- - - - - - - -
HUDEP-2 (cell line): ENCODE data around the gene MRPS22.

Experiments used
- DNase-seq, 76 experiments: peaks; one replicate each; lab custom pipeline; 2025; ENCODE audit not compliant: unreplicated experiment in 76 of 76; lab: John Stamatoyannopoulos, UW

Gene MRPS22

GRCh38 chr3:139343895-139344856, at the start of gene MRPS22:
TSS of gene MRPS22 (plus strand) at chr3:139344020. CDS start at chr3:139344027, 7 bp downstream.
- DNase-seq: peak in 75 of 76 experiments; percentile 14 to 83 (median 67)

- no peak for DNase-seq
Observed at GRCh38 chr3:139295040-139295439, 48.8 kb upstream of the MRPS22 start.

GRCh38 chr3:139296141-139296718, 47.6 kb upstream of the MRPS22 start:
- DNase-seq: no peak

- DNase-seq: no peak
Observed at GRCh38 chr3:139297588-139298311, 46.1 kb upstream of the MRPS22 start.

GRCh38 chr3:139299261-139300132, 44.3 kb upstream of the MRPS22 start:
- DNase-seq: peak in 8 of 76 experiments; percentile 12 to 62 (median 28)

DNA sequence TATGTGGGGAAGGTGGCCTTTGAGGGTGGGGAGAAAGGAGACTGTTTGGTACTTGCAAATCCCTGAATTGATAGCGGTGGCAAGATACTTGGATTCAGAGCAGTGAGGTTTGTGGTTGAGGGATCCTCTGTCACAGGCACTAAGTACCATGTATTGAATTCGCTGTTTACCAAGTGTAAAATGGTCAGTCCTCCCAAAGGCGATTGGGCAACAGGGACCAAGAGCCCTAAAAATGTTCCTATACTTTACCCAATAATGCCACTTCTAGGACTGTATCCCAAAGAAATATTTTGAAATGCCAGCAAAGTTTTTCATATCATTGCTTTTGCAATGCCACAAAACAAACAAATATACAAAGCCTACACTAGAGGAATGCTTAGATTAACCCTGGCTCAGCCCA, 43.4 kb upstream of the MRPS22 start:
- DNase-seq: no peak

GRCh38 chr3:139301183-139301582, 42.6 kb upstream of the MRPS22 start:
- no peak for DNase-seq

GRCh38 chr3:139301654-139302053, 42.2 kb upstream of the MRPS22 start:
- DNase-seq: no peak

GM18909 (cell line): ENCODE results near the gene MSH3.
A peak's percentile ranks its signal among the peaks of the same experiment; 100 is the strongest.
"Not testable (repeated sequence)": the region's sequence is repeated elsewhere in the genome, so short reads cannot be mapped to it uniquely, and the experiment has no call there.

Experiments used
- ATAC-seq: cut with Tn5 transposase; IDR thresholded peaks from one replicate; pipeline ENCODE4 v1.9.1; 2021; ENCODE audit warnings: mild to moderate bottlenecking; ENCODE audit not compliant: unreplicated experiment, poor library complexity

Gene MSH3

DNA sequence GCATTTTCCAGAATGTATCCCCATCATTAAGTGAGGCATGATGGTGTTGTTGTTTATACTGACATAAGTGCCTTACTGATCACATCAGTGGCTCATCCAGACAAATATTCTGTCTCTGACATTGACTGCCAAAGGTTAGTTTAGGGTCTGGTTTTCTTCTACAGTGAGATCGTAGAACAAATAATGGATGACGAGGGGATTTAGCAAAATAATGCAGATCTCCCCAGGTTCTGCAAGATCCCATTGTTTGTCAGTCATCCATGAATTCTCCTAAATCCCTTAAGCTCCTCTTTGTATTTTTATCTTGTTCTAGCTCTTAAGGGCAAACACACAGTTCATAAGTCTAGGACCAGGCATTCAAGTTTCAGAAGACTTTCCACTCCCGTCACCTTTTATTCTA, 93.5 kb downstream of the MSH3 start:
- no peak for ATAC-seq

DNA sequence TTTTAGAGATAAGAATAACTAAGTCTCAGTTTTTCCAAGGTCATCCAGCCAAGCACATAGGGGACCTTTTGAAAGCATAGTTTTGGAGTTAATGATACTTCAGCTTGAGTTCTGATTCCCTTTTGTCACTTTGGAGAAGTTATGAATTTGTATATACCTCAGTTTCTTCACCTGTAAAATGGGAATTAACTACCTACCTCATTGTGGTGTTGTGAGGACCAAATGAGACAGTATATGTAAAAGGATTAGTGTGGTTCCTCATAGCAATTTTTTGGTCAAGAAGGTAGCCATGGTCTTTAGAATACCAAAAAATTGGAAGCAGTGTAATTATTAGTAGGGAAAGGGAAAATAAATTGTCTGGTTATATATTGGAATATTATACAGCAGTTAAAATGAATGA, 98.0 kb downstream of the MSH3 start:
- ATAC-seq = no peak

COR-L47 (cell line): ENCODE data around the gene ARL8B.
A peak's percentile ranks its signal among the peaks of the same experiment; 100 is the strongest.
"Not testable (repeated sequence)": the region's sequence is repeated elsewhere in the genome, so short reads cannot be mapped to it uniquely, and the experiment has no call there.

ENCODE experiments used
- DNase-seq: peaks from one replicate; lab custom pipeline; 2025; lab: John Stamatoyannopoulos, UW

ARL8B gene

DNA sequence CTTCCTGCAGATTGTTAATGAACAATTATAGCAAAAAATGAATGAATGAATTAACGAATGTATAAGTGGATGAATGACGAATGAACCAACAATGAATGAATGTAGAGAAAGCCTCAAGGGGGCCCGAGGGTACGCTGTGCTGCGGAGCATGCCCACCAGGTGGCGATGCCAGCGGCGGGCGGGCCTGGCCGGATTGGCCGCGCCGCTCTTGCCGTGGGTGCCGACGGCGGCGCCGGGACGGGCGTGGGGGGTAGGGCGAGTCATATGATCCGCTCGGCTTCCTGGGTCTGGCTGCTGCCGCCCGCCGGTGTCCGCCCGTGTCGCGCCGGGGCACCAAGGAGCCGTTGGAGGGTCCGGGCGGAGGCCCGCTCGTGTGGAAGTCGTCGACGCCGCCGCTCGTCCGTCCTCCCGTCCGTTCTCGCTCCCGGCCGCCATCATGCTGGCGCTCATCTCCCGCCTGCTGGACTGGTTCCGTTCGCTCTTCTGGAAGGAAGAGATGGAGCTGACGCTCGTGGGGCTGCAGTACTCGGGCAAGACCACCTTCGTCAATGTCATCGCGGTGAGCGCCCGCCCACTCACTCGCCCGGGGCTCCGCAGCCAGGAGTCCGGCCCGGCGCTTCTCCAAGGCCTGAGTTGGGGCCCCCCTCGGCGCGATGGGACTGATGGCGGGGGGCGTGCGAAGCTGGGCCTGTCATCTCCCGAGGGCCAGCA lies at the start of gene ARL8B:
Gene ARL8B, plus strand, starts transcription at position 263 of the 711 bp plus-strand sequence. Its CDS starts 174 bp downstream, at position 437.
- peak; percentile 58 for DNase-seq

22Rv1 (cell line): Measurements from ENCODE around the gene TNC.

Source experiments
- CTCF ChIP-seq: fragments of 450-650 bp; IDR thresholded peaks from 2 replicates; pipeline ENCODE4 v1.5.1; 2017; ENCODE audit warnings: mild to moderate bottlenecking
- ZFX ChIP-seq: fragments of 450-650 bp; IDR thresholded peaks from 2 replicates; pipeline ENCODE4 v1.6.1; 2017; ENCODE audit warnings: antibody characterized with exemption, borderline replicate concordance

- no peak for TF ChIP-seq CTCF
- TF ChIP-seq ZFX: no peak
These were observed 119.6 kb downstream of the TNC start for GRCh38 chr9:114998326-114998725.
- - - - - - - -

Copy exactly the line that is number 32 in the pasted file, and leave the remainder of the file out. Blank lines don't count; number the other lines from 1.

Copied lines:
COR-L47 (cell line): ENCODE data around the gene ARL8B.